Typically small amounts of prism are helpful in changing how you process visual information to get a more comfortable visual experience.
We speak of prism in terms of the base: base out (BO), base in (BI), base left (BL), base right (BR), base up (BU), base down (BD).
A prism deviates the image away from the base/thickest side (toward the apex- thinner edge of the prism) so if you’re looking through BO prism, the image for each eye is deviated inward.
Most doctors only use prism as a compensating lens as that was how we were taught in optometry school. Which means, if someone has an eye that turns out, put BI prism over that eye to get the image moved in front of the turning eye so they can (hopefully) fuse the images from each eye.
Unfortunately, this only works for a short amount of time because the REASON for the eye turn was never addressed (with Vision therapy), and the visual system “eats up” the prism and needs more and more over time to keep the images in front of the eyes. Sadly, the next (uninformed) recommendation is surgery because at some point, prism power gets so high they can no longer make glasses that thick!
Behavioral optometrists know that, compensating prism is usually only helpful for short periods of time (usually brain injury or sudden onset double vision in an adult because of an acute medical condition). Otherwise, we understand that tiny amounts of prism can help change the visual processing of information which leads to much better function.
PATIENT SUCCESS STORY:
I recently did a 6 month, Vision Therapy progress exam on a patient that originally came to me from a local optometrist who was concerned that the patient could not see better than 20/60 in each eye even with glasses.
This was a 9 year old boy (undiagnosed, but suspected high functioning autism spectrum disorder), with an IEP, difficulty reading, and it was discovered during the initial exam that he could not “see” red or green, he just said white, yet color vision testing was completely normal. Mom was floored that he couldn’t see colors.
The usual old refraction using plus or minus lenses also only got him to 20/60, just like the referring doctors’ assessment.
But with prism assessment and trial frame in the office, he could see 20/25.
*The look on his face was priceless!*
He walked around with a big grin and looked at everything intensely. When asked what he saw, he exclaimed, “Everything looks SO REAL!” He didn’t want to leave the trial frames, he wanted to take them home with him!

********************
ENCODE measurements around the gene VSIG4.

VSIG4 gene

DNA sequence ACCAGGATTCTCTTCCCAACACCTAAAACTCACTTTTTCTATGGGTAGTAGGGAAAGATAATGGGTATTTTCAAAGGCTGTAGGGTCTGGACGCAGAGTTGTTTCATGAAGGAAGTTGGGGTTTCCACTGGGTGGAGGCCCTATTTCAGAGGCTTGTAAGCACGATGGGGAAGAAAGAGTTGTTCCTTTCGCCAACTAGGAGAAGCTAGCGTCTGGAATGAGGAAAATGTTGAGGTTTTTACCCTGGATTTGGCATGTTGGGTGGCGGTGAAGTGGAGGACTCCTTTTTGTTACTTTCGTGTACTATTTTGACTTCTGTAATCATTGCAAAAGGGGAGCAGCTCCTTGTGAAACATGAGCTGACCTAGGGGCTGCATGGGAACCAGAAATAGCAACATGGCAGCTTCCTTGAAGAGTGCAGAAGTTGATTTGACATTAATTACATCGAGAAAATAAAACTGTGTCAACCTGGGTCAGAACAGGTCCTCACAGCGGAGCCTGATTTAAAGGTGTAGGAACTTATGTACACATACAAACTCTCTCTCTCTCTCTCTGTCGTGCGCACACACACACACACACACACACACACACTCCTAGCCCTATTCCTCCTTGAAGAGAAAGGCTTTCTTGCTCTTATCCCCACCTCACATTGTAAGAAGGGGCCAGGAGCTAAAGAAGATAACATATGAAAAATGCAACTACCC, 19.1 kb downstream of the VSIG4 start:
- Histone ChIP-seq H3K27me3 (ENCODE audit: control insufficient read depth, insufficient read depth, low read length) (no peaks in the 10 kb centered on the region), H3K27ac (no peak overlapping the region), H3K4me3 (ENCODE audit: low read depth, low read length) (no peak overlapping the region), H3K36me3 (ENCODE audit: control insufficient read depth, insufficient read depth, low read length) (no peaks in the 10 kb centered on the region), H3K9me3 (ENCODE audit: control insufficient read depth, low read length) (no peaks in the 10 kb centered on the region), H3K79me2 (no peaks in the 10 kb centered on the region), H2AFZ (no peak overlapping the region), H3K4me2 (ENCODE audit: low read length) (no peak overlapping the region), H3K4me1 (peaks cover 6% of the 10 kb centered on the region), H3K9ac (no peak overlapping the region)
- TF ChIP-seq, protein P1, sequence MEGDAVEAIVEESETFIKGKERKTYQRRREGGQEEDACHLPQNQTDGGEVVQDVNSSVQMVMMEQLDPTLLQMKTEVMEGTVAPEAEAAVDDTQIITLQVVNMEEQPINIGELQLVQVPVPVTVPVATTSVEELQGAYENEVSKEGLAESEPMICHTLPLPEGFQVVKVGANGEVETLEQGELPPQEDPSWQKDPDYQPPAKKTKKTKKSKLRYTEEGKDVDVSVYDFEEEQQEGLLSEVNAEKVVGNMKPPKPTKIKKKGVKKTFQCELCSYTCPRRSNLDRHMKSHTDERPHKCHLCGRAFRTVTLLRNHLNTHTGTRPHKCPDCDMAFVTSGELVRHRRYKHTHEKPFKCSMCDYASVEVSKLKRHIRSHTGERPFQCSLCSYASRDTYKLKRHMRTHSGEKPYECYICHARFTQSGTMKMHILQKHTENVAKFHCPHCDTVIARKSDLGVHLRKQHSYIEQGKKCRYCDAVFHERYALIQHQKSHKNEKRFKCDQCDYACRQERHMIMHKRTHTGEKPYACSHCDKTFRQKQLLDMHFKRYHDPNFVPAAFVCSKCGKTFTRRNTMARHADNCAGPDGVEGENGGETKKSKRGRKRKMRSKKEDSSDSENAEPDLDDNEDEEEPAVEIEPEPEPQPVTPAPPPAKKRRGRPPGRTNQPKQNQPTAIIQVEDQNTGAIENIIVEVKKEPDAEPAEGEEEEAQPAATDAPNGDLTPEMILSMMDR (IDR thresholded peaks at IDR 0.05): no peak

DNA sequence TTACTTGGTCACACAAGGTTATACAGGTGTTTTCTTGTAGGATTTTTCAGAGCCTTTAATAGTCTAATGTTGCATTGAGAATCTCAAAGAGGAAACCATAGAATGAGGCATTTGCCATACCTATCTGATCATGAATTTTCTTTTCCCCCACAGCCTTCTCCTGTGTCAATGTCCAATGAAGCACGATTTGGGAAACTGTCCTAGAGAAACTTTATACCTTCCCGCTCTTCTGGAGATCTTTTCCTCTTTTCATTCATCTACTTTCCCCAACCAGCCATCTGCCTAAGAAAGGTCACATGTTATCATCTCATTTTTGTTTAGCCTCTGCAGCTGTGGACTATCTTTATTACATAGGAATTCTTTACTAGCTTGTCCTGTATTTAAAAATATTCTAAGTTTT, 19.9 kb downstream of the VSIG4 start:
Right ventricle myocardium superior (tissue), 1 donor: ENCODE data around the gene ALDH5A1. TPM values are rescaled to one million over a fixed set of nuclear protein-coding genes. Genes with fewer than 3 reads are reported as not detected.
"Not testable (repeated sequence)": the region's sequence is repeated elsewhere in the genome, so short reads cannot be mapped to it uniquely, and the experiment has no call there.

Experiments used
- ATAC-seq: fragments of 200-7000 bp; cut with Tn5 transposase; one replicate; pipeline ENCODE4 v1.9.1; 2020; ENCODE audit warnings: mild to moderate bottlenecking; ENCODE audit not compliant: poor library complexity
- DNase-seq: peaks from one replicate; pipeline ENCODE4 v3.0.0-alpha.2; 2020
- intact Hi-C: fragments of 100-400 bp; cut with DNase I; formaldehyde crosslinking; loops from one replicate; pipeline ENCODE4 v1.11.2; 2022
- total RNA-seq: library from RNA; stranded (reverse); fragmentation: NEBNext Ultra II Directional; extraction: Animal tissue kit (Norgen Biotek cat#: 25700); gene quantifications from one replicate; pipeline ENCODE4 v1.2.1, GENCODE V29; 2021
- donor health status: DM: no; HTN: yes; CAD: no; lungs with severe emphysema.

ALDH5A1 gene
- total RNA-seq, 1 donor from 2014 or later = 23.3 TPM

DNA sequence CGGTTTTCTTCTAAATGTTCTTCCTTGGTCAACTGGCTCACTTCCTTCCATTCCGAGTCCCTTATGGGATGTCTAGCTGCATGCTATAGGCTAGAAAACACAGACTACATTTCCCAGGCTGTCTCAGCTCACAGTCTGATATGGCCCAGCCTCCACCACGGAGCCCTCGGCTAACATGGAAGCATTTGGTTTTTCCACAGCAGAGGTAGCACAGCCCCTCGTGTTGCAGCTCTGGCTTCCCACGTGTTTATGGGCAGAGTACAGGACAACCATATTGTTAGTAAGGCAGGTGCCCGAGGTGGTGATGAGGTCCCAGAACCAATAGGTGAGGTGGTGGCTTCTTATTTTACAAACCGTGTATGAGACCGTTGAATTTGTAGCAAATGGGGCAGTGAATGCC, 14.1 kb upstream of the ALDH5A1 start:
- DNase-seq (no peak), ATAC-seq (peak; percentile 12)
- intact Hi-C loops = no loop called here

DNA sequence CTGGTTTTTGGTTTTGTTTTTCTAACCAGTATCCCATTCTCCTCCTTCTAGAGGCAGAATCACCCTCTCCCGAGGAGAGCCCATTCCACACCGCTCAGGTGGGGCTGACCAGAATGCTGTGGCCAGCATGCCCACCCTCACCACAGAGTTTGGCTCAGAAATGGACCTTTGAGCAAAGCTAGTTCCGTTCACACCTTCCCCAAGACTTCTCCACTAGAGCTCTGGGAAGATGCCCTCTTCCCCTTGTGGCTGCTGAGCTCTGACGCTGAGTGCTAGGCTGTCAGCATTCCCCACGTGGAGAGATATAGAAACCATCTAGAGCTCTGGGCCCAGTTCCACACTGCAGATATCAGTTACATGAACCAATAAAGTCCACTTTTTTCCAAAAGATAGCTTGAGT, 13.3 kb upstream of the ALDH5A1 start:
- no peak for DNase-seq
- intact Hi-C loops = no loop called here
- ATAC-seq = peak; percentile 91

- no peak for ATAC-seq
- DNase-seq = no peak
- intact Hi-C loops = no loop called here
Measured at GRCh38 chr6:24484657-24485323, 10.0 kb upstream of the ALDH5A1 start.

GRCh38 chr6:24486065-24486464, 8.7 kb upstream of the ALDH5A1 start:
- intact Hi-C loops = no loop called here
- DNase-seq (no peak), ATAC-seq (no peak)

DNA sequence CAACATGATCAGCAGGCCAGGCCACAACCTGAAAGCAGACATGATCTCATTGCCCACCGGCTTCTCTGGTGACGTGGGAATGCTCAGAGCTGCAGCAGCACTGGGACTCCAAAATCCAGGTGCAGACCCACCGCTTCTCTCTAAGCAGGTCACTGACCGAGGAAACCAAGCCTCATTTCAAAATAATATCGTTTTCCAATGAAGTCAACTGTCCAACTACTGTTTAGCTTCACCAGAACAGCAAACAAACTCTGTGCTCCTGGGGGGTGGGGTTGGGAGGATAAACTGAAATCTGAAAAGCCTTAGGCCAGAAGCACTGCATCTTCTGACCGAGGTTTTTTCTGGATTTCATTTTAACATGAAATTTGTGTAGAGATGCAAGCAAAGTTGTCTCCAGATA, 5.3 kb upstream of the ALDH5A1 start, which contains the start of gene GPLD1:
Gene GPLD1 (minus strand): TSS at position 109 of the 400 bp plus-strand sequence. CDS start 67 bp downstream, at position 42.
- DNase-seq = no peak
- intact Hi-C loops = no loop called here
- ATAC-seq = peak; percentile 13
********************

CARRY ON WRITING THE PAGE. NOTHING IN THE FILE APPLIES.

During reading assessment, I had him read Charlotte’s Web (a bit over his ability) and without prism glasses it was choppy and he sounded out words and really struggled, pop in the prism glasses and his reading, rhythm and cadence were perfect! Mom had to pick her jaw up off the floor! I could lift the glasses again, poor reading, stuttering, etc, put them in, perfect reading. Wish I had it on video, but there’s only one of me LOL!
Eye movements were extremely stressful for him, following a target especially in toward his nose made him give up, back his head away in distress, face flushed, eyes watered and he would exclaim, “That hurts!”
After getting the new glasses with low BD prism (yes, base down) he would refuse to take them off. We started VT. Teachers and parents were incredulated at the immediate difference in his abilities to read, write and sit still. Classroom behavior improved tremendously. Now flash-forward 6 months, he’s been off school for a month and stopped wearing glasses off and on in June.
Recent 6 month progress evaluation, Dad brought him in (it’s always been mom until this appointment) and I asked what differences have you noticed since doing VT? Dad said, everything! Better reading, better writing, happier, no more meltdowns, but especially now he can see color!
And it was true, he could see 20/25 without glasses, could easily name red/green, easily do eye movements without glasses or stress (this boy used to cry in therapy when asked to remove his glasses to do some activities, it was so stressful for him), overall stereopsis improved, balance and coordination improved, peripheral awareness improved, now he’s playing baseball!
This boy will most likely no longer qualify for an IEP, and they are exploring reducing/eliminating ADHD medications with his psychiatrist.
So, low prism (usually called yoked prism) aids in changing visual processing and I only learned this after optometry school when I did all the certification and training to become a Behavioral Optometrist.
It’s especially helpful for Autism Spectrum Disorder patients who process visual information differently than neuro-typicals. But is extremely effective in those tough cases where nothing else seems to work.
“Changing input, changes output” as Merrill Bowen, OD likes to say.